New Zealander Bill Gavin began his film career in the United Kingdom. After arranging finance for everything from The Killing Fields to Sid and Nancy, he returned home in the 90s to produce a number of features, including What Becomes of the Broken Hearted? and Jubilee. During two years as Head of Feature Films at South Pacific Pictures, he helped develop and finance 2002 hit Whale Rider.
Gavin was in the top echelon of the world's film salesmen. Author Terry Ilott, in Ilott and Jake Eberts's 1990 book My Indecision is Final
Set at the East Coast town of Whāngārā, Whale Rider tells the tale of a young Māori girl, Pai (Keisha Castle-Hughes), who challenges tradition and embraces the past in order to find the strength to lead her people forward. Directed and written by Niki Caro, the film is based on Witi Ihimaera's novel The Whale Rider. Coupling a specific sense of place and culture with a universal coming-of-age story, Whale Rider became one of the most successful New Zealand films released internationally, and won audience choice awards at Sundance and Toronto.
Billy Williams (Cliff Curtis) is enthusiastic and likable, but a bit hopeless. When the driving force behind the Waimatua School 75th Jubilee is killed in an accident, Billy takes over - determined to prove himself. Meanwhile, the arrival of ex-international rugby player Max Seddon (Kevin Smith) forces his wife Pauline (Theresa Healey) to question the choices she has made in her life. This affectionate comedy about small-town NZ life was the first feature directed by actor Michael Hurst, most well-known for his role on the TV series Hercules.
Lawless saw Kevin Smith in one of his biggest roles: as undercover cop turned private investigator John Lawless. The character's career arc was told across three tele-movies. In this self-titled debut, Lawless struggles with divided loyalties while working for a dodgy drug lord (Joel Tobeck). Next thing, a robbery leaves Lawless framed by the good guys. This stylish Kiwi take on American crime shows won good reviews and a stash of awards, including gongs for Tobeck, co-star Angela Dotchin, director Chris Martin-Jones and best drama programme.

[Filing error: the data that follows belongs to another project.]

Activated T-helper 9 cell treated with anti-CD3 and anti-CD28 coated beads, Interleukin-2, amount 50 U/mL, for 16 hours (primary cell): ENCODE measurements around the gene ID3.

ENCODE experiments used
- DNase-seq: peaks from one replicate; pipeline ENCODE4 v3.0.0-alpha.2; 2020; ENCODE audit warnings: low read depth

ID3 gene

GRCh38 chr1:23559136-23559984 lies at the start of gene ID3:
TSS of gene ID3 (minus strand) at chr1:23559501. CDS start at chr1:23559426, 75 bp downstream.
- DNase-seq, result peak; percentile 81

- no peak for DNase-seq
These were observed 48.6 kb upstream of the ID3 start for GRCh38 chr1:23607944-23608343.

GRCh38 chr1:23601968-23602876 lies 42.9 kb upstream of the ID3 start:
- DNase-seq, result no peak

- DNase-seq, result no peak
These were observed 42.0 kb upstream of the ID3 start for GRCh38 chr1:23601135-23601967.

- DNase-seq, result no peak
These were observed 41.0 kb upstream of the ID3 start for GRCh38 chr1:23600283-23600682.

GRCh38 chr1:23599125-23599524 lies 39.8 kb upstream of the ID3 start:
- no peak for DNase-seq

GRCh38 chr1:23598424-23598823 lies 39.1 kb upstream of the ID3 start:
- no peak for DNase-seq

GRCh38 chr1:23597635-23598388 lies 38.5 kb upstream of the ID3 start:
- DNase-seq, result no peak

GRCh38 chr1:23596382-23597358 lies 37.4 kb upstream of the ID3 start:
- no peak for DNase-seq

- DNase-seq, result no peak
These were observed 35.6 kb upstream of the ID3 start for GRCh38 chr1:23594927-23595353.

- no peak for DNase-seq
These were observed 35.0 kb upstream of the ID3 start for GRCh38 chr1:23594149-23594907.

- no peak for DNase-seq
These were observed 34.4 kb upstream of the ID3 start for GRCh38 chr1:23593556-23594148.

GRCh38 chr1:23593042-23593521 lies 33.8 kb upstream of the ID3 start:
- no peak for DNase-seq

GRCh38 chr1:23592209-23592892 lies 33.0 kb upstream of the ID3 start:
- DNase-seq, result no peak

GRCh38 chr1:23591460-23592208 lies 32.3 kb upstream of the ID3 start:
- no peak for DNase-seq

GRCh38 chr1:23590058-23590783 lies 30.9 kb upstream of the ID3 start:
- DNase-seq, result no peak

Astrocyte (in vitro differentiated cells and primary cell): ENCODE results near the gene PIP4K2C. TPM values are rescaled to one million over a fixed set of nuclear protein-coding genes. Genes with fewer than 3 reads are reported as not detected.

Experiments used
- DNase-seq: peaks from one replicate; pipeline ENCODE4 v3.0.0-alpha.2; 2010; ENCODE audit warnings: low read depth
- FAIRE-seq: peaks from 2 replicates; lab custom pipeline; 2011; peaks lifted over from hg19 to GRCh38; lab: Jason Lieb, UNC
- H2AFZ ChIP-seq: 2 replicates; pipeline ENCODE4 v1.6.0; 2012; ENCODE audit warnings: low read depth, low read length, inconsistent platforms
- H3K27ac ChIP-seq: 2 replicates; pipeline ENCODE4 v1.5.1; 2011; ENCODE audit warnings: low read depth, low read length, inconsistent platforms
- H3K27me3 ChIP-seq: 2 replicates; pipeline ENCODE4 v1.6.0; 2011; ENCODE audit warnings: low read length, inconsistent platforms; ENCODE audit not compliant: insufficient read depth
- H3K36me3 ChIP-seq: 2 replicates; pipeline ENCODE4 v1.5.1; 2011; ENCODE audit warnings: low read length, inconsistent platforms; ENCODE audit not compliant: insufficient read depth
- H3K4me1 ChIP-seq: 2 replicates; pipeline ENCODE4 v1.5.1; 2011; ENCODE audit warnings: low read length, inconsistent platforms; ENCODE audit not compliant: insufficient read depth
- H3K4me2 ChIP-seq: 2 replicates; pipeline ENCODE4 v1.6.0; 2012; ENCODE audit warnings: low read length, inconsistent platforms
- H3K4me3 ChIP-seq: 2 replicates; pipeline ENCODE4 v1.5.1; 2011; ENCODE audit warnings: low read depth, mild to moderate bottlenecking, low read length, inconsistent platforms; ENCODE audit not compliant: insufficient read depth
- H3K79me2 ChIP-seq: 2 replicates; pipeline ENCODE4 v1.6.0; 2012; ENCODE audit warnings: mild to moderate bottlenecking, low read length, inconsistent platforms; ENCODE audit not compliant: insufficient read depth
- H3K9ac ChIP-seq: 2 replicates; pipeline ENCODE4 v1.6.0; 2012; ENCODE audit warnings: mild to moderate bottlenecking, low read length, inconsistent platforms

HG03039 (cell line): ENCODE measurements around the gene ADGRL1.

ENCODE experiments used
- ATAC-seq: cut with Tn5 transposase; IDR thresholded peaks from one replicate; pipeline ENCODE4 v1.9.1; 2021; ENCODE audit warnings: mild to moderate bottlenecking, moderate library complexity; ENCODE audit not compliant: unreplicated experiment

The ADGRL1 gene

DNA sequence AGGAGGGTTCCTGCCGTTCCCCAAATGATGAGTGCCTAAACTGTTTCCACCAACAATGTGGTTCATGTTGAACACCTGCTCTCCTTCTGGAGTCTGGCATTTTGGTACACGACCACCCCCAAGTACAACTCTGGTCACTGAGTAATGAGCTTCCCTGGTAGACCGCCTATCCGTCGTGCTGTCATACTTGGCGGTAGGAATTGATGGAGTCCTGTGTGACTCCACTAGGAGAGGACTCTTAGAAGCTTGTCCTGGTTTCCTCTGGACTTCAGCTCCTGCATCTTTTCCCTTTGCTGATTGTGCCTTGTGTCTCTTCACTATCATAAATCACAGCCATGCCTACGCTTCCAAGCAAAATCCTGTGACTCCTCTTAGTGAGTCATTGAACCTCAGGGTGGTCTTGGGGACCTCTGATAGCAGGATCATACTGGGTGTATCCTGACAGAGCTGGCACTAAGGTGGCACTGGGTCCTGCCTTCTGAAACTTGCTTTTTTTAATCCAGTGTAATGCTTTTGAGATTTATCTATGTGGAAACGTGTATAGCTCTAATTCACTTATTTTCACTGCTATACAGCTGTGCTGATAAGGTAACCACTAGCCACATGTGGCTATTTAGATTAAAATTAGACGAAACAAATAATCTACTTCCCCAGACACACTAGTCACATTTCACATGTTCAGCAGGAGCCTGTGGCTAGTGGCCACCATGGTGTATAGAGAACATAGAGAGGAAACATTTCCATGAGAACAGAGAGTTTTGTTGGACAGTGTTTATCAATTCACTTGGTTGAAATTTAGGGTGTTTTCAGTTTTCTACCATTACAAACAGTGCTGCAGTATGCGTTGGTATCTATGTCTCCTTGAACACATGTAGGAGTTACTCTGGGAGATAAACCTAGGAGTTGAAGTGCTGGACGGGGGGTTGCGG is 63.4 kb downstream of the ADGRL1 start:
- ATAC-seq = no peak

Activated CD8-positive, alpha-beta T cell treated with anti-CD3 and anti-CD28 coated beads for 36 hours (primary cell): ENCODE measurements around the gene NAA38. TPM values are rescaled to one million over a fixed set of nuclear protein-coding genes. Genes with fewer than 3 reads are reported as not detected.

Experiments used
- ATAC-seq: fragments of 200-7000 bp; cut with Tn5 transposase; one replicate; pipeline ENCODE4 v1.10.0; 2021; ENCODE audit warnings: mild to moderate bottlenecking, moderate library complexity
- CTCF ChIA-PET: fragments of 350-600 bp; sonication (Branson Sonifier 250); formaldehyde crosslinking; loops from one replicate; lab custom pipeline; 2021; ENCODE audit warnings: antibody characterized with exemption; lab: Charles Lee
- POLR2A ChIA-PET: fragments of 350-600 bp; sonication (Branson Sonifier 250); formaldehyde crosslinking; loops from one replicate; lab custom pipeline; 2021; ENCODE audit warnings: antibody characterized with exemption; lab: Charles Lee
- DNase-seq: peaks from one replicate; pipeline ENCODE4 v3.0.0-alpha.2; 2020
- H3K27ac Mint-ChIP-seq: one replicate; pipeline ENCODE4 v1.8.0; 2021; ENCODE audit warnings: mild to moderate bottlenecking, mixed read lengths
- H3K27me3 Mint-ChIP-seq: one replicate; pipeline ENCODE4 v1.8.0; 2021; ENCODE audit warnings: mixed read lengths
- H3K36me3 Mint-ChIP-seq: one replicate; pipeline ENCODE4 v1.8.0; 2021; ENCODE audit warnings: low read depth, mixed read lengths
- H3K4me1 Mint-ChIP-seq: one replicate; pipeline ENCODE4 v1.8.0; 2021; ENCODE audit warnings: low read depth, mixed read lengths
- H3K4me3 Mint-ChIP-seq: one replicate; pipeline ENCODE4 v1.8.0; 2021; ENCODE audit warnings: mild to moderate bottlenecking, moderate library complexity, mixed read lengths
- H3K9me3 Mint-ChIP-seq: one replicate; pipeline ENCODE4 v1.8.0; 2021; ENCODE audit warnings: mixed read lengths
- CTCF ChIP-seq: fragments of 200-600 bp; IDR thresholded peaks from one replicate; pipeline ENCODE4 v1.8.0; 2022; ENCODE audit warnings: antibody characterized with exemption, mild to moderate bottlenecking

This film is about the redemption of Jake the Muss. It picks up the story after Jake has turned his back on his family (his wife has left him to escape the violence) and is up to his usual tricks in McClutchy's Bar. After one of his sons dies suspiciously in a gang fight, another sets out to find revenge, accompanied by young gang member Tania (Nancy Brunning). Scripted by Alan Duff and directed by Ian Mune, the film was the second-highest-earning NZ film of the 1990s, (eclipsed only by Once Were Warriors). It scooped most of the categories at the 1999 NZ Film & TV Awards.
In Larger than Life Jo (Rebecca Hobbs, star of horror tale The Ugly) discovers her new house is inhabited by an array of mutant arachnids, each larger than the last. Kiwi writer/director Ellory Elkayem cleverly melds puppetry and digital effects to give his spiders maximum yuck factor, while the violin-fuelled soundtrack pays spirited homage to the 50s monster movies (Them!, Tarantula) which inspired the whole enterprise. After the success of this spider tale, Hollywood called: Elkayem answered with bug tale They Nest, and comical spider epic Eight Legged Freaks.
This 1994 ‘home front noir’ is set in World War II Wellington, where the plots — a murdered marine, exploited working girls and gonorrhea — spread amidst the invasion of US soldiers stationed at Paekakariki. Kerry Fox (An Angel at My Table) is a public health nurse who becomes romantically linked with the US investigating officer (Tony Goldwyn — Ghost, TV's Scandal) while pursuing the STDs and the truth. They’re supported by Oscar-winning US veterans Rod Steiger and Robert Loggia. John Reid (Middle Age Spread) directs, from a Keith Aberdein script.